Remembering what God taught me through Without Reservation I thought, “I need to listen to those two guys!”, and I did.  They both told me they worked among unreached people groups who lacked an understanding of even the most basic biblical truth; they had no concept of one creator God or of the reality of sin. A presentation that dealt in conceptual apologetics and then moved too quickly to Jesus would have been misunderstood. When they presented the Gospel, they began with creation, and followed the Bible’s “scarlet thread” from the fall of man and the entrance of sin into the world, to the promise of a savior and how that promise is fulfilled in Christ. They presented the metanarrative Gospel story the way God presents it in the Bible.

Praying about the counsel I received from these two men, it occurred to me that what they shared was relevant, not only for unreached people groups but also for post-modern people groups. Their counsel led to the creation of The HOPE video, which is now in 68 languages with over 25 new translations in process. Of all these, the majority have resulted from missionaries who came to us requesting a version of The HOPE in the language of the people they were working to reach.

In both of the examples of above, I received wisdom in seeking counsel from many, though the wisdom I found came from only a few.

Lessons Learned

1. Wisdom ultimately comes from God, not man. Read Proverbs 15:22 again, carefully. It does not say that wisdom is with the multitude. Wisdom is with God. It is wise to seek counsel, but it is necessary that you look to God to understand it.

Isaiah 48:17 – “I am the LORD your God, who teaches you to profit, who leads you in the way you should go.”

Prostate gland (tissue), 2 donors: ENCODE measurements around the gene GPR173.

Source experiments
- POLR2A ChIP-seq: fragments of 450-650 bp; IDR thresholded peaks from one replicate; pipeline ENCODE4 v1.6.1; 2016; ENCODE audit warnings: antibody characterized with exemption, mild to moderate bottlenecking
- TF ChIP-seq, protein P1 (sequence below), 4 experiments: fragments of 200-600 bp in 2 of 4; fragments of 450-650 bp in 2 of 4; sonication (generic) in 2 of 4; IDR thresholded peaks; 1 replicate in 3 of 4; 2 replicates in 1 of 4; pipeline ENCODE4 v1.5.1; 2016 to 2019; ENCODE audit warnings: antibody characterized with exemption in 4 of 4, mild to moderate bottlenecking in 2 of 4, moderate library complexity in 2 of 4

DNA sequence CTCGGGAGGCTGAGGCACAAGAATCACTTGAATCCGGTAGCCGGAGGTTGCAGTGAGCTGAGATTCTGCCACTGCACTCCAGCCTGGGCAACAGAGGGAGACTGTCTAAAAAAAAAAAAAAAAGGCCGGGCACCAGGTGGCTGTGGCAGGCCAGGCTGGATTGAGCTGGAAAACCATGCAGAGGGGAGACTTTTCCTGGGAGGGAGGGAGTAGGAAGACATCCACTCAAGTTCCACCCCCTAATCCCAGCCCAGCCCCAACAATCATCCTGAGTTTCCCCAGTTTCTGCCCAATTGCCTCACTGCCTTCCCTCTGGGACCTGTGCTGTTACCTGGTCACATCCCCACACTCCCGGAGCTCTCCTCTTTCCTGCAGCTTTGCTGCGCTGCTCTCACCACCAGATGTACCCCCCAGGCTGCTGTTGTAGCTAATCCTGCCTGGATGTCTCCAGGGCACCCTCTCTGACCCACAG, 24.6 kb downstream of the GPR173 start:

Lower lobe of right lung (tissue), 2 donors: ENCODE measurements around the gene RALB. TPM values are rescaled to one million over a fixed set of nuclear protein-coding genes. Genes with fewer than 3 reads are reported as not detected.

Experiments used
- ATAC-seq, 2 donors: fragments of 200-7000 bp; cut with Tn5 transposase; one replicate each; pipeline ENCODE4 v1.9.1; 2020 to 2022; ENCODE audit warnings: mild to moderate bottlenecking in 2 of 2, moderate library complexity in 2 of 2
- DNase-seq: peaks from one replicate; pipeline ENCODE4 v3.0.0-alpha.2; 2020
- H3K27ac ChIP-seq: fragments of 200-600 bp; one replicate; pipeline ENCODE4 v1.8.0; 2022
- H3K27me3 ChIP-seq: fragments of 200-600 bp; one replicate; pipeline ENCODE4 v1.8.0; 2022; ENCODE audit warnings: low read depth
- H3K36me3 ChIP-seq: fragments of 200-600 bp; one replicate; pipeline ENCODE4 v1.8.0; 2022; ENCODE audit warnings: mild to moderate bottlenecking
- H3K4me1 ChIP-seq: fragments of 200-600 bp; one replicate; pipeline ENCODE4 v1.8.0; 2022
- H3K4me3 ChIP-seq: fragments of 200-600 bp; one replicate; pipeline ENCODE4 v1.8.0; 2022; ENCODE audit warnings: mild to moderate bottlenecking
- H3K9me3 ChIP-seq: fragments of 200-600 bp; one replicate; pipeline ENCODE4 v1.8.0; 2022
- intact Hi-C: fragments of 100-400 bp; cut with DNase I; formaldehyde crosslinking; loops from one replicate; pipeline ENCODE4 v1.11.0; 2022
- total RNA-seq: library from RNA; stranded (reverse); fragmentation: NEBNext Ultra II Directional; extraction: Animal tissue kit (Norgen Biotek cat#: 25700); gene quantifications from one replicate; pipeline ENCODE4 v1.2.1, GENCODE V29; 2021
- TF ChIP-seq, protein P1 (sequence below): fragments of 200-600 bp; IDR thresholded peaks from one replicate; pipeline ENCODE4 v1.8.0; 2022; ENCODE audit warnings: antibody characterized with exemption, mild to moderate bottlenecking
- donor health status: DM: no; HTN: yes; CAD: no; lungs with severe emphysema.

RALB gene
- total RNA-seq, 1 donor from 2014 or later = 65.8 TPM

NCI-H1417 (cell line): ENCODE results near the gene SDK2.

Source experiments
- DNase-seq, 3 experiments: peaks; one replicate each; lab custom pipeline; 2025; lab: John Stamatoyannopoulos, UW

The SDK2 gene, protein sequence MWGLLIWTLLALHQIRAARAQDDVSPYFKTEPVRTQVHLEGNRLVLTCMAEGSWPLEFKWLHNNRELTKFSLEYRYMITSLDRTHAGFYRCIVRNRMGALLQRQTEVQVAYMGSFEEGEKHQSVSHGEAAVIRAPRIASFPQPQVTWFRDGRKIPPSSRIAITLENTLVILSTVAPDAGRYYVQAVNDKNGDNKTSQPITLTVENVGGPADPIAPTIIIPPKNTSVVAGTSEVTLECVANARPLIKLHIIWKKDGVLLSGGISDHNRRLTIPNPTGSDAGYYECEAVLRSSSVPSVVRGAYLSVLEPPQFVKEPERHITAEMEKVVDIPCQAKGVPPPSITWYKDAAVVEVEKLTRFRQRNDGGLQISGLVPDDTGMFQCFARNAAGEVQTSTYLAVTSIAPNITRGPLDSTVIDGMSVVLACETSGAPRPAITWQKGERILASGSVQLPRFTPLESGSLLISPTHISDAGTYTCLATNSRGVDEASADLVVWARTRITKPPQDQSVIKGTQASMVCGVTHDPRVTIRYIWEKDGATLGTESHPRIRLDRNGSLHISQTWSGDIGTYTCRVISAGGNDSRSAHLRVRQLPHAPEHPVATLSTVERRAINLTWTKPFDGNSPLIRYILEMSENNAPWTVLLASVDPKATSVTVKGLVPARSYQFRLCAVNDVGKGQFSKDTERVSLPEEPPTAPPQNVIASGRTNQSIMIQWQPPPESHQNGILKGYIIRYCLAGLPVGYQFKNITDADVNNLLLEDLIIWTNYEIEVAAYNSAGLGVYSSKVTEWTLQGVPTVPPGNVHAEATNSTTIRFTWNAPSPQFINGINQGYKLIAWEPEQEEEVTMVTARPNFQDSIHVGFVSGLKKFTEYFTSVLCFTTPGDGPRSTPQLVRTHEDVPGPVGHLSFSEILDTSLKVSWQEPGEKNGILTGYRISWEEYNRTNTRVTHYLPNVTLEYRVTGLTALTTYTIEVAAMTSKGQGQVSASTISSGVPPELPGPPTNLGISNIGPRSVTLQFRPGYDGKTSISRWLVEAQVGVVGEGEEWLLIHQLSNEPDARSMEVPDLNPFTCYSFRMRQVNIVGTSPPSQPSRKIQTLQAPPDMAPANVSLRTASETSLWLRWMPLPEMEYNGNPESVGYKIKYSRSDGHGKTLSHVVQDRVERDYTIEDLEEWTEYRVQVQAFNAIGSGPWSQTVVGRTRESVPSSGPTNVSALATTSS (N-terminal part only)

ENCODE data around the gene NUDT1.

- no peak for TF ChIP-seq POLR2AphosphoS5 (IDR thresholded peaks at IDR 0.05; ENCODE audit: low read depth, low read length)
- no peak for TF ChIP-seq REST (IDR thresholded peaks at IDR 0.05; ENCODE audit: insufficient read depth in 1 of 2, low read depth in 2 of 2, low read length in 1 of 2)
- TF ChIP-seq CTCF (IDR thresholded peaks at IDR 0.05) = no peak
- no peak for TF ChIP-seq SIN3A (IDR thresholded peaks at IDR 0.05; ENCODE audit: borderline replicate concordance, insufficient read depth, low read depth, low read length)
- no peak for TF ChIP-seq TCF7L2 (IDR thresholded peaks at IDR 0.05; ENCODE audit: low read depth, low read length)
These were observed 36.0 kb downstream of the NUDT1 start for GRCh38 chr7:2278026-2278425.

Psalm 32:8 – “I will instruct you and teach you in the way which you should go; I will counsel you with My eye upon you.”

James 1:5 – “If any of you lacks wisdom, let him ask God, who gives generously to all without reproach, and it will be given him.”

Do not mistake the voice of the crowd for the voice of God – Ask God to give you the wisdom to discern the reality of the situation.

2. Pay attention to the ones that are out of sync with the others. As you follow the wise instruction of Scripture to seek counsel, be aware that the wisdom you seek may be with those who are out of step with the majority (or the consensus). Be open to having you own presuppositions challenged (or corrected).

Proverbs 15:31 – He whose ear listens to the life-giving reproof will dwell among the wise. (A reproof is a course correction)

Learn to recognize the difference between critical people and those who offer constructive criticism.

3. It can be a good thing to be out of sync with the crowd. In I Samuel 17, David the shepherd boy steps forward to fight the giant Philistine warrior, Goliath. David’s brothers and King Saul try to dissuade him and when that fails they attempt to outfit him with conventional armor and weapons. But David comes to realize that the same God who had equipped him to fight lions and bears in defense of his sheep was the same God who was calling him to stand up to this enemy of Israel. David was out of sync with conventional wisdom when he shed the armor and faced Goliath with only a slingshot and stones. Yet, if he had tried it any other way, he likely would have been defeated.